As part of her elective placement at IMU, in December of 2013, Celine spent three weeks in Tokyo, Japan at Juntendo University Hospital. She spent her elective in the departments of Plastic and Reconstructive Surgery, Obstetrics & Gynaecology and Paediatric General and Urogenital Surgery. She had the opportunity to sit in and observe outpatient clinics, which included a variety of cases such as skin cancer patients with lesions on the face that would be difficult to operate on, post-mastectomy breast cancer patients, women in various stages of their pregnancy, and children of all ages with a variety of conditions such as cryptorchidism and intussusception. It was during her second week in Obstetrics & Gynaecology where she saw a newborn being delivered for the first time. She also had the chance to attend theatres, where she observed breast reconstructive surgery for breast cancer survivors.

A Sri Lankan student shares her experience studying medicine at IMU.

During her final week in Pediatric surgery, she saw a whole range of operations from more common conditions such as hypospadias and inguinal hernias, to a rarer congenital condition known as Pulmonary Sequestration. This occurred in a young girl that was about 5 years old, who was born with an external piece of lung tissue close to her heart – also known as an accessory lung. This surgery not only involved a pediatric surgeon but cardiothoracic as well. She specifically chose to do her elective in Japan because she was able to speak Japanese (thanks to her Japanese mother) and wanted to learn about the differences in the healthcare system between Malaysia and Japan. She was grateful to have shared this experience with two of her best friends from IMU. When they weren’t in the hospital, they spent their time traveling to different parts of Tokyo – including Tokyo DisneySea and Harajuku!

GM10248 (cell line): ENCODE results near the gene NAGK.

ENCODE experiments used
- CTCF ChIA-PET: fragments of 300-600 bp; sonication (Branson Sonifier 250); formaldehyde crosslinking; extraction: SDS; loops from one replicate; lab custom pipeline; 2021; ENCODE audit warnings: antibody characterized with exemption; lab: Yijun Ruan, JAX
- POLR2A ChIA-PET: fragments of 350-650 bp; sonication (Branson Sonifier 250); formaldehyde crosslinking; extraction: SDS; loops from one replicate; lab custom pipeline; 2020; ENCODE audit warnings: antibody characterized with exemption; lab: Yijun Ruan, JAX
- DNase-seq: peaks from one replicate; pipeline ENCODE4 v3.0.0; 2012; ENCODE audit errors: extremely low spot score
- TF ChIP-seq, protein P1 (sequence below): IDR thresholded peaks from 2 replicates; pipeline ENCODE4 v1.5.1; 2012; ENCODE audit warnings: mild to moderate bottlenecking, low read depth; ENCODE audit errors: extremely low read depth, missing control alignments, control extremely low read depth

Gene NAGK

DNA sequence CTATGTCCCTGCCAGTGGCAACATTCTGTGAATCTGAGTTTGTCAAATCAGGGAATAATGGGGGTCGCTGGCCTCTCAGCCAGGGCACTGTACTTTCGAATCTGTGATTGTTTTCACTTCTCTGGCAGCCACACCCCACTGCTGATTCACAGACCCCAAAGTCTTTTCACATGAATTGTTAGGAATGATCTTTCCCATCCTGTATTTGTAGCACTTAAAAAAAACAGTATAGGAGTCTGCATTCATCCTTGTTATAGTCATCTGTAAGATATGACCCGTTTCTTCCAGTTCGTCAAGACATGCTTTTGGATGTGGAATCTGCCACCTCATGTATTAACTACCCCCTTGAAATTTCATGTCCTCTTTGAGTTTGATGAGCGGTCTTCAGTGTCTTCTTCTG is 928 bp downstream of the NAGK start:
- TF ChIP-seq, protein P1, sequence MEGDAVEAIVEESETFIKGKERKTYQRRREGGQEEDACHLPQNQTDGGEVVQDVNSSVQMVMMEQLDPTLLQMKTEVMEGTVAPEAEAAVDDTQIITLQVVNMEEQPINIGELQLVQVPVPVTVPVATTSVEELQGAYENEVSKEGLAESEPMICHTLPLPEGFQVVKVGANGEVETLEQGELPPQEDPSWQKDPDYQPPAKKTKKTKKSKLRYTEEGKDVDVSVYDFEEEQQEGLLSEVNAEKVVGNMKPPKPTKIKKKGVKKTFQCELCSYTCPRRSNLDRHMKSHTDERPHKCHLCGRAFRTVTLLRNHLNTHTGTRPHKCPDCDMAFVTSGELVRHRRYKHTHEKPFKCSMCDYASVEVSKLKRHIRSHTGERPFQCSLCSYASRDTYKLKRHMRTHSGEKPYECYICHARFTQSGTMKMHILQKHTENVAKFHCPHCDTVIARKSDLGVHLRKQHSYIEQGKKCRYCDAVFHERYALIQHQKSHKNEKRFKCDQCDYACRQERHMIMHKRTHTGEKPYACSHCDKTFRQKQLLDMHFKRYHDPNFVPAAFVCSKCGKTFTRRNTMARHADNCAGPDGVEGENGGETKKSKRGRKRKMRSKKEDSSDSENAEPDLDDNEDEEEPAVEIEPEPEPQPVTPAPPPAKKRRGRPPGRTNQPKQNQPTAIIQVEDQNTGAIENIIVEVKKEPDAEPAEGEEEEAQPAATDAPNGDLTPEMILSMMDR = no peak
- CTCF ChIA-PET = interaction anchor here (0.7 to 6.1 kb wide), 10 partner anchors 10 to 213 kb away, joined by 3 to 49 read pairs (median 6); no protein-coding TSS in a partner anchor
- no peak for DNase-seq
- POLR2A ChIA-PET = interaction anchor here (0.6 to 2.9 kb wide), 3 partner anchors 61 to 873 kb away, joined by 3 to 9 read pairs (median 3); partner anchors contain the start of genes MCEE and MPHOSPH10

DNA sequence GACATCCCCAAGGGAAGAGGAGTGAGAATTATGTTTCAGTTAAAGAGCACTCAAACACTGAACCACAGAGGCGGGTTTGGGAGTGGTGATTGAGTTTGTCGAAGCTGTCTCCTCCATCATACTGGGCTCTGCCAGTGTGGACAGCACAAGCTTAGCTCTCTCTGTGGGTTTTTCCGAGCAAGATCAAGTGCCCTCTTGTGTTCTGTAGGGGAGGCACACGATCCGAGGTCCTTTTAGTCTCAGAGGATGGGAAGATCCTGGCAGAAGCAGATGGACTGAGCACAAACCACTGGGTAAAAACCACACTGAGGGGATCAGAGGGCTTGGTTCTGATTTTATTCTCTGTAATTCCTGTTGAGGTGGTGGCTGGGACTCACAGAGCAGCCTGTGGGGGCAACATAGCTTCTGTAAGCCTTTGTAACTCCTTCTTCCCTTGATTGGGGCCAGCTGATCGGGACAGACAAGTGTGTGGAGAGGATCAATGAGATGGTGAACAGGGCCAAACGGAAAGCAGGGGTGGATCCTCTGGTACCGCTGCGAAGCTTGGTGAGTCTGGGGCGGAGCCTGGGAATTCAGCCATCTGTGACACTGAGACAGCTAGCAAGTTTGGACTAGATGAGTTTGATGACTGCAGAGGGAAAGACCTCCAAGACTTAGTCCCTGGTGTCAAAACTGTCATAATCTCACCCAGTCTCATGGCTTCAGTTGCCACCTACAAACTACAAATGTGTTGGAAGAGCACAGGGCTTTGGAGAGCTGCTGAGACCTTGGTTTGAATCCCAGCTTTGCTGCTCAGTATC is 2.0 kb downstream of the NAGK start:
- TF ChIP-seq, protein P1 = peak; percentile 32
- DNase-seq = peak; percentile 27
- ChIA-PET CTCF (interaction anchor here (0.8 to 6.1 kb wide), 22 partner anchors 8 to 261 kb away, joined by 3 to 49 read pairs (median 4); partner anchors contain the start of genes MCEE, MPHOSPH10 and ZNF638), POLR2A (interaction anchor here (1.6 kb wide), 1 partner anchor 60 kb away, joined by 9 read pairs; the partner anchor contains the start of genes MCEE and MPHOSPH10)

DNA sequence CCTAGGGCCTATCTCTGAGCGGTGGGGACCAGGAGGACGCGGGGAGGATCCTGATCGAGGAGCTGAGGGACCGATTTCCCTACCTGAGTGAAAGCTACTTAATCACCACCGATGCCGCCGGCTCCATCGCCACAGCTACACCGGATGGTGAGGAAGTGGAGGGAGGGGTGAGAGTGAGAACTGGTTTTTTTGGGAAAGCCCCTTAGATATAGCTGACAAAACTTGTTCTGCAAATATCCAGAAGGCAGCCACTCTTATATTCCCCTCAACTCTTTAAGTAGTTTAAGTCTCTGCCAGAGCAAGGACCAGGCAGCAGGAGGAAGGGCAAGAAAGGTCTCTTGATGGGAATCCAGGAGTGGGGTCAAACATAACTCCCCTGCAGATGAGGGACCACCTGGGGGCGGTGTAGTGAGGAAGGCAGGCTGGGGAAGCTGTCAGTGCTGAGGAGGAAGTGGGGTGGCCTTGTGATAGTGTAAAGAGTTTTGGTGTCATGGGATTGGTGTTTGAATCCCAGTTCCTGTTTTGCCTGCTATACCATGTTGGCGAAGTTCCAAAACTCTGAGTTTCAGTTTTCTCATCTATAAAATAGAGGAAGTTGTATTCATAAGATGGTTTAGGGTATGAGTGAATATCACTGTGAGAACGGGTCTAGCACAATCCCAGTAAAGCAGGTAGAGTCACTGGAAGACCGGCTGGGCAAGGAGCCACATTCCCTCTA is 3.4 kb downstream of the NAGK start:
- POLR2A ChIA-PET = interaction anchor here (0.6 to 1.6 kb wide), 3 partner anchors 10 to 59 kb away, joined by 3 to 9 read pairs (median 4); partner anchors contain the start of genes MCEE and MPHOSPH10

A Sri Lankan student shares her experience studying medicine at IMU.

One thing that Celine noticed as a significant difference between Japan, Malaysia, and now the United Kingdom, was the attitude doctors had towards their patients. Before any surgery or procedure, they would use the term, onegaishimasu. There isn’t a direct translation of this word, but essentially is a phrase that’s to say, “Let’s acknowledge each other and help each other out, for the greater good.” – or in this context, for the greater good of the patient.

After completing her first two and a half years in IMU Celine transferred to Queens University Belfast (QUB) in Northern Ireland, UK. She was joined with eight other IMU students, which made the transition much easier and enjoyable. They underwent a two-week bridging course to help integrate themselves into the QUB curriculum and the Northern Irish culture. This included an introductory lesson on Northern Irish slang, where they learned every-day colloquial phrases such as, “What’s the craic?” (a common greeting along the lines of “what’s up?”) and “dead on” (which essentially means, “fine, no problem!”).

To find out Celine’s biggest tip as a doctor or in life can be found in part three of this article. We will also get a glimpse of her journey as a doctor in Belfast and learn about her future aspirations.

PART 1: Medical Student Experienced Unique Culture while Gaining Valuable Skills at IMU
PART 3: IMU Medical Alumna Works in a Small District Hospital in Southwest of England

29 Dec 2020|Alumni, Medicine, Medicine, People, Programmes|0 Comments

Leave A Comment